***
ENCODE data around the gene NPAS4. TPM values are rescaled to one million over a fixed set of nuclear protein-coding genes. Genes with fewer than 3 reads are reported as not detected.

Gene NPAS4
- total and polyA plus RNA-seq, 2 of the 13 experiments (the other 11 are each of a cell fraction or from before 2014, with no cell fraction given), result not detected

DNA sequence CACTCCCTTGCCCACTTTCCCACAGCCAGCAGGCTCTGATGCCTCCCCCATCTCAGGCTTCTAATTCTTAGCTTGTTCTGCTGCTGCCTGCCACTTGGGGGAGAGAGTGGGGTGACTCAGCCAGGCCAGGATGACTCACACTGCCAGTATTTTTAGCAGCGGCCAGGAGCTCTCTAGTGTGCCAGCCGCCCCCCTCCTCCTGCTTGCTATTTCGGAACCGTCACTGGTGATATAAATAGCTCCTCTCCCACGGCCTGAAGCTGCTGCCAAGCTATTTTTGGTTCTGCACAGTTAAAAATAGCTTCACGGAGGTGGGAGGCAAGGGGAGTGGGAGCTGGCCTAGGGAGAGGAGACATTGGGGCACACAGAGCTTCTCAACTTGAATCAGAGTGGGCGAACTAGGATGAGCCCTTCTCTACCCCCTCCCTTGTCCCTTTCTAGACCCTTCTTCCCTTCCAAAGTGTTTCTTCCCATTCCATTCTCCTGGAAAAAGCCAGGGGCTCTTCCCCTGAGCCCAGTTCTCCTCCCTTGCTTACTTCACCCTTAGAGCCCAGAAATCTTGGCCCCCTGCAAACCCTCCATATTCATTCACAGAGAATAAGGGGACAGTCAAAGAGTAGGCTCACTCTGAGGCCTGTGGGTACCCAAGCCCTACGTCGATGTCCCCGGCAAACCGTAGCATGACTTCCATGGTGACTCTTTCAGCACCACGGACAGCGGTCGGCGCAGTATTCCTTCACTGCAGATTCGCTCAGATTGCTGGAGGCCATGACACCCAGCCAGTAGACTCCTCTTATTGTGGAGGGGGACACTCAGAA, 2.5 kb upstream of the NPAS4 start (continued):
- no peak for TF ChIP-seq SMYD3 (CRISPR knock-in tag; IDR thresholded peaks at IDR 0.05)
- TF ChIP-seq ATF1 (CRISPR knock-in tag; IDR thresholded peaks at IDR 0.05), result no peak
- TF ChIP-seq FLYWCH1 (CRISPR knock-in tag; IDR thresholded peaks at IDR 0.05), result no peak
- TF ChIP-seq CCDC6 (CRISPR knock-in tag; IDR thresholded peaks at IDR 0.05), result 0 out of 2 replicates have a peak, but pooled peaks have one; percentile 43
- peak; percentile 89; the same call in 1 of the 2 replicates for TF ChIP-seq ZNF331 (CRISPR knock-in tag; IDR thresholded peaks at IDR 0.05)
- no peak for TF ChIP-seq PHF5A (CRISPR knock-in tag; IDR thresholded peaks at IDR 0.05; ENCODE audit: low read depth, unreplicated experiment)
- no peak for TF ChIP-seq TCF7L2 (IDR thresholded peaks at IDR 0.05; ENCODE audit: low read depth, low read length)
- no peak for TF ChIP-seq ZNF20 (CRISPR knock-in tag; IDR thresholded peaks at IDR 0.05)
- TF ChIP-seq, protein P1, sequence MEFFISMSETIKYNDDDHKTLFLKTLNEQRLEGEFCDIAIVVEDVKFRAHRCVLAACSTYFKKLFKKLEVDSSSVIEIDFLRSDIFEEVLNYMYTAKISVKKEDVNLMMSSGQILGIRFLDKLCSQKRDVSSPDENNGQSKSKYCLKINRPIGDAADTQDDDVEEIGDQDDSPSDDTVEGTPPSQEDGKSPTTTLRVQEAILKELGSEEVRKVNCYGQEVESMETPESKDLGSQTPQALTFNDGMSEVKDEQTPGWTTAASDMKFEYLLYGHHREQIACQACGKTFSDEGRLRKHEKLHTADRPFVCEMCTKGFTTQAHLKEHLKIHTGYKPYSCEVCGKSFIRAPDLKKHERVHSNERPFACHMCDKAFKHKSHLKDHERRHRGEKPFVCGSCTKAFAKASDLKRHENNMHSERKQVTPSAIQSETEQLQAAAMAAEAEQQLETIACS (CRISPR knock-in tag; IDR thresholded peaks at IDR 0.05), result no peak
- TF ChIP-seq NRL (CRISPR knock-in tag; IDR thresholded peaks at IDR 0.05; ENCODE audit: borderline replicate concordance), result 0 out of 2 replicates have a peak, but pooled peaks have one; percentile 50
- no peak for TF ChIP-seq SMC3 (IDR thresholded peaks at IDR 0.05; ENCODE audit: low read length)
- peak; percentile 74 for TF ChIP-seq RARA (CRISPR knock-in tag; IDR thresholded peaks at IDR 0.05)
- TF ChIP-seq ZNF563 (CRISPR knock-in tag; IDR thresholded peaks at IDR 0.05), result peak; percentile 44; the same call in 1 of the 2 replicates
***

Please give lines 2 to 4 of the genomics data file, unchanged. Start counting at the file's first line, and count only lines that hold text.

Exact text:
Gene NPAS4
- total and polyA plus RNA-seq, 2 of the 13 experiments (the other 11 are each of a cell fraction or from before 2014, with no cell fraction given), result not detected

DNA sequence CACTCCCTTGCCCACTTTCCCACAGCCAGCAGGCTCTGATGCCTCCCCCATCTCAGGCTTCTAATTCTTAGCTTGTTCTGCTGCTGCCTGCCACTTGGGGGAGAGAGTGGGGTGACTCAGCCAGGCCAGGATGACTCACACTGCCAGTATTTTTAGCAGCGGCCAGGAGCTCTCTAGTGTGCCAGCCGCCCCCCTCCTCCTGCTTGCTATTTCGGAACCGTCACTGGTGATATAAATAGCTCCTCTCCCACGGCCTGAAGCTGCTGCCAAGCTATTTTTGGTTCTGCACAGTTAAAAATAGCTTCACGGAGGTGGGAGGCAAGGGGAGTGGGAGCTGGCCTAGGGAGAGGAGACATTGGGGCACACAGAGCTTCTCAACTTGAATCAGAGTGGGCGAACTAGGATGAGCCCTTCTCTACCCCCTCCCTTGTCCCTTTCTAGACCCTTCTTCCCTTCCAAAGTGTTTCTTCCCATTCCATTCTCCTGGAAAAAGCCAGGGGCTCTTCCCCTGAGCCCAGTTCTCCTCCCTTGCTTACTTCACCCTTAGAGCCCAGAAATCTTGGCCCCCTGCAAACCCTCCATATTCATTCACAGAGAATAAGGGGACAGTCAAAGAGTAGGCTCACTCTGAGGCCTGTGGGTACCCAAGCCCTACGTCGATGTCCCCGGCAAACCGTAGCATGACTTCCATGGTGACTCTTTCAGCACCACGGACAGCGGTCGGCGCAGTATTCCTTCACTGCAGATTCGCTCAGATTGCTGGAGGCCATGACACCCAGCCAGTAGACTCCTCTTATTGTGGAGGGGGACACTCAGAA, 2.5 kb upstream of the NPAS4 start (continued):